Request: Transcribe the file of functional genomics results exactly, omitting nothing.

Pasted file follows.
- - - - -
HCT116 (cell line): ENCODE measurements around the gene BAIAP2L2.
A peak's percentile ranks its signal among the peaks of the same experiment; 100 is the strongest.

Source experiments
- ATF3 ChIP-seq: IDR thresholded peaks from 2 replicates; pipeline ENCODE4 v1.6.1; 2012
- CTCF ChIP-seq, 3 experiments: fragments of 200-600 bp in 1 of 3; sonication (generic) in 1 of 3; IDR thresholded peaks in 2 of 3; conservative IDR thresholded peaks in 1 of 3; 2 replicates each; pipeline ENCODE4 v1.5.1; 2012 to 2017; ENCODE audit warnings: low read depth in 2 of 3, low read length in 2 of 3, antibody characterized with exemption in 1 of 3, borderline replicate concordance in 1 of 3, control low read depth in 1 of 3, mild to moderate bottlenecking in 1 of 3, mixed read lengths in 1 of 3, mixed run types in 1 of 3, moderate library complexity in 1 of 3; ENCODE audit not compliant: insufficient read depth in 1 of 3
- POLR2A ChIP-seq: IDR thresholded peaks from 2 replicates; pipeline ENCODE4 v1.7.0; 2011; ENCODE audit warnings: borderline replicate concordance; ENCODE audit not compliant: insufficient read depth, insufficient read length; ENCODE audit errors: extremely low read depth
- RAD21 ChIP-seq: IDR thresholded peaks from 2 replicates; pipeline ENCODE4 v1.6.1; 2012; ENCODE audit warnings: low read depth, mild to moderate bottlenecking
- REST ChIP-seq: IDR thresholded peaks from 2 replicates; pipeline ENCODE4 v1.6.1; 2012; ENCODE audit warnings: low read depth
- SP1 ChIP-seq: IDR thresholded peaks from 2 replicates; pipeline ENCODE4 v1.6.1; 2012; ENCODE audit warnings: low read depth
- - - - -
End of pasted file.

HCT116 (cell line): ENCODE measurements around the gene BAIAP2L2.
A peak's percentile ranks its signal among the peaks of the same experiment; 100 is the strongest.

Source experiments
- ATF3 ChIP-seq: IDR thresholded peaks from 2 replicates; pipeline ENCODE4 v1.6.1; 2012
- CTCF ChIP-seq, 3 experiments: fragments of 200-600 bp in 1 of 3; sonication (generic) in 1 of 3; IDR thresholded peaks in 2 of 3; conservative IDR thresholded peaks in 1 of 3; 2 replicates each; pipeline ENCODE4 v1.5.1; 2012 to 2017; ENCODE audit warnings: low read depth in 2 of 3, low read length in 2 of 3, antibody characterized with exemption in 1 of 3, borderline replicate concordance in 1 of 3, control low read depth in 1 of 3, mild to moderate bottlenecking in 1 of 3, mixed read lengths in 1 of 3, mixed run types in 1 of 3, moderate library complexity in 1 of 3; ENCODE audit not compliant: insufficient read depth in 1 of 3
- POLR2A ChIP-seq: IDR thresholded peaks from 2 replicates; pipeline ENCODE4 v1.7.0; 2011; ENCODE audit warnings: borderline replicate concordance; ENCODE audit not compliant: insufficient read depth, insufficient read length; ENCODE audit errors: extremely low read depth
- RAD21 ChIP-seq: IDR thresholded peaks from 2 replicates; pipeline ENCODE4 v1.6.1; 2012; ENCODE audit warnings: low read depth, mild to moderate bottlenecking
- REST ChIP-seq: IDR thresholded peaks from 2 replicates; pipeline ENCODE4 v1.6.1; 2012; ENCODE audit warnings: low read depth
- SP1 ChIP-seq: IDR thresholded peaks from 2 replicates; pipeline ENCODE4 v1.6.1; 2012; ENCODE audit warnings: low read depth